Tag: moving techniques


The Ultimate End-of-Semester College Checklist

30

Mar 2022

The Ultimate End-of-Semester College Checklist

The spring semester is coming to a close and a fun filled summer is right around the corner, but before you start planning your first beach trip, you need to be prepared to move out of your dorm room or apartment. With final exams and research papers taking priority right now, it’s easy to forget about everything that goes into a smooth dorm room transition. Take a look at our handy checklist below of things you can do one month out, one week out and on the big day to make it an easy process.

Male college student works on laptop computer sitting at desk.
Back up your computer hard drive in order to keep a semester’s worth of projects safe.

A Month Out:

  • Make sure you (or your student) have confirmed their travel plans once classes have wrapped up. This includes booking any flights or planning driving routes well in advance of the big day.
  • Remind your student to keep an eye out for emails from professors or administrators to make sure they don’t miss any important notices or steps that need to be taken to wrap up the year.
  • Set aside and pack any important documents or assignments you want to have available for future use. Consider backing up your laptop or hard drive to keep a semester’s worth of work protected.
  • Consider booking a storage unit ahead of time for your summer storage needs. The closer you get to the end of the semester, the fewer choices you’ll have (and prices WILL go up).
Start packing winter clothes and jackets you won’t need at least a week early.

A Week Out:

  • Start going through clothes and dorm room items early. Set aside things you no longer need or want and find a nearby non-profit or donation event you can take them to.
  • Pack heavy coats and winter clothing you won’t be wearing away early. Set aside minimal toiletries you will need over the next week and clean out your bathroom.
  • Clean out your fridge and pantry and donate/discard any food items you don’t plan to eat in the next week.
  • Set aside any textbooks you no longer need and look into your options for selling them either at your campus bookstore or an online retailer like amazon.
  • Need help on moving day? Coordinate ahead of time with friends/roommates to work together
Make sure you have a few sharpies with you on moving day to label all your boxes.

Moving Day:

  • Have some water and snacks on hand to keep everyone hydrated and happy throughout the day.
  • Wear comfortable clothes and shoes and be prepared to get a little dirty and dusty.
  • Have plenty of trash bags on hand not only for trash, but for transporting things like comforters, sheets, and pillows.
  • Make sure to have a sharpie on hand to label boxes and make unloading and organizing easier.
  • Pack some patience! It’s going to be a long day and everything will most likely NOT go according to plan, but just remember that you’ll get through it and the summer is finally here!

A little prep work now can go a long way to making your move-out a painless and easy experience. Then you can worry less about where you’re going to store your stuff and more time planning the best summer ever.


The Florida Guide to Moving During the Holidays

22

Dec 2021

The Florida Guide to Moving During the Holidays

The end of the year can be a hectic time filled with last minute shopping and holiday parties. One thing that can make the season even busier though, is dealing with a move to Florida at the same time. Having to balance decorating your tree while also packing up kitchen appliances can stress anyone out. Luckily, our team has compiled our list of tips to make moving during the holidays a smoother process.

Christmas decorations with lights hanging together.
Keep your decorations minimal if you plan to move during the holiday season.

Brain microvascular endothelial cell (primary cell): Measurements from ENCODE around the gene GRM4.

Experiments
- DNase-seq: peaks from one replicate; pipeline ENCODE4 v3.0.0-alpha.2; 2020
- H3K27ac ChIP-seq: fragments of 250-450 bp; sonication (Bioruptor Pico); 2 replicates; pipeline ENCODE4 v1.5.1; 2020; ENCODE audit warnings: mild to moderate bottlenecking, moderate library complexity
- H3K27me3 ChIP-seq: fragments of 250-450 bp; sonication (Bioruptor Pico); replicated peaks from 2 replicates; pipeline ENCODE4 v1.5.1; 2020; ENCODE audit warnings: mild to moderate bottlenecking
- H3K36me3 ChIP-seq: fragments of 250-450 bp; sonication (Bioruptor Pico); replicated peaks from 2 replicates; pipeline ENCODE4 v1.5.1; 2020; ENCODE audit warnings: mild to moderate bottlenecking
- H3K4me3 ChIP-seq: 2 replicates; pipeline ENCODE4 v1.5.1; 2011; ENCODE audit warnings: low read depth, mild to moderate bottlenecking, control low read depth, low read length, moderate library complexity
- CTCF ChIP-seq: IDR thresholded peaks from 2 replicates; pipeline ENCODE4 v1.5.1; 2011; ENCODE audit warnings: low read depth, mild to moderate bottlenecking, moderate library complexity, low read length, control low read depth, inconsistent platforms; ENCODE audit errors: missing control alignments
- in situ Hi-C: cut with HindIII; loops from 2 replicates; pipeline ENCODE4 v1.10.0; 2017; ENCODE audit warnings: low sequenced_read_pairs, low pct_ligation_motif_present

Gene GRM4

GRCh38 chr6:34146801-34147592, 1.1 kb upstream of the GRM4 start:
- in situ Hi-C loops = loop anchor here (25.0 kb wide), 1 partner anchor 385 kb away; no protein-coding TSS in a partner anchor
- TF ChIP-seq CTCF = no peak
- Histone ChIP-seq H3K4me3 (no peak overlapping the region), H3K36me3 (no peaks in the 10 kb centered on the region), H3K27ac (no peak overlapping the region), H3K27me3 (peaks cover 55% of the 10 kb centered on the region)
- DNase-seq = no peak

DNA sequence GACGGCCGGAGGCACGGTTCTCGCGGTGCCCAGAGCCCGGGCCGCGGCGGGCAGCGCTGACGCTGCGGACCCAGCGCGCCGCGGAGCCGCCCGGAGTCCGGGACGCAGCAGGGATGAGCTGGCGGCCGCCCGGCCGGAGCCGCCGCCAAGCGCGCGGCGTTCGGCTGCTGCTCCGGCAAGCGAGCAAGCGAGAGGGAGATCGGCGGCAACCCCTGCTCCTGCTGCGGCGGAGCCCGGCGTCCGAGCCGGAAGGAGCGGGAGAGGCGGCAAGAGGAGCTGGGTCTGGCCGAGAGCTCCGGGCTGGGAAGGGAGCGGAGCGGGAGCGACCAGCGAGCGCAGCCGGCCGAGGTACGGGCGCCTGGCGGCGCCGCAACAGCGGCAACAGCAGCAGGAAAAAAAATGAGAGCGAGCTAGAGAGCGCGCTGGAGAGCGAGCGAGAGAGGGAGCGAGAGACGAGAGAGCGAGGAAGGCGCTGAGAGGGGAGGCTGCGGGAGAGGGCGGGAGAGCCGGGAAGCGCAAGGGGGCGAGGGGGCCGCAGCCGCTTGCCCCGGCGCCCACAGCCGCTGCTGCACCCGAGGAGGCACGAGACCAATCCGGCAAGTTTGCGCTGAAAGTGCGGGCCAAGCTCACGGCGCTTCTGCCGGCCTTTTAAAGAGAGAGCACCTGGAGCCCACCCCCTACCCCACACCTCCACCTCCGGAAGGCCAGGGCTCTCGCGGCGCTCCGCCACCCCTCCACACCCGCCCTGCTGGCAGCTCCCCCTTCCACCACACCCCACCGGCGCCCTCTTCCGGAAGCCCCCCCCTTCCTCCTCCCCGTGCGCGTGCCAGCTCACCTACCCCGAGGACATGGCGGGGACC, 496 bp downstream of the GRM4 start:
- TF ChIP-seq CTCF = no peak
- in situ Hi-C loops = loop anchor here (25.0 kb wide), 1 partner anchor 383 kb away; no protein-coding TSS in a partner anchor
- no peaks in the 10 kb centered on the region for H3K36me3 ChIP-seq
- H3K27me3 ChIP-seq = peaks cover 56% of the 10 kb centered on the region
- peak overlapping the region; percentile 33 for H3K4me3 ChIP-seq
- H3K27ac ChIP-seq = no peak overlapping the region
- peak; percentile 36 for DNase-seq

1. Minimize the Decorations & Gifts

You don’t need to go all out when decorating for the holidays in order to enjoy the spirit of the season. Keep your celebrations low-key by focusing on a few of your favorite traditions and skip the elaborate decorations that take up a lot of time and space (like a full size Christmas tree). If your move is scheduled right before the holidays, pack up your decorations last so you’ll have easy access to them as soon as you get to your new home.

Pro Tip: Keep the gifts small too by choosing to give gift cards, passes, and tickets to experiences like sports events or concerts. Check out our Shop Local Holiday Guide for ideas on tickets and gift cards available in the Central Florida area.

2. Remember Daylight Savings

As the holiday season ramps up, the sun sets earlier and earlier especially in Florida after daylight savings causes us to turn back the clocks an hour. Plan accordingly and try to begin your moving day as early as possible. This will allow you to maximize daylight hours and avoid hauling boxes and furniture in the dark.

A card saying "Merry Christmas" is surrounded by ornaments.
Take advantage of your usual holiday card list by including a new address announcement.

3. Announce Your Move With A Holiday Card

If you send out holiday cards every year, take advantage of the opportunity and include a note about your new home. Include a “We’ve Moved” insert that has your new address and add it inside your holiday cards. This way your friends and family will know where to send your housewarming and holiday gifts!

Pro Tip: You can save money by creating your change of address notes at home using a program like Microsoft Word or Pages and printing them with your own printer.

4. Dress Like a Floridian

If you’re moving from out of state, you may not be expecting sunshine and sandal weather in the middle of December. Check the forecast for the week of your move and be sure to pack and wear appropriate clothing. It’s not uncommon for Floridians to spend Thanksgiving or Christmas in shorts and flip flops.

Large indoor storage unit with door opened.
You can still enjoy the holiday season by renting a storage unit and delaying your move date.

5. Buy Some Time With a Storage Unit

If you still want to go all out for the holidays this year, another option is to rent a storage unit and delay your move by keeping large items like furniture packed away for a few months. This will allow you to take out your full lineup of decorations and enjoy the full holiday experience without dealing with the majority of your move until the new year.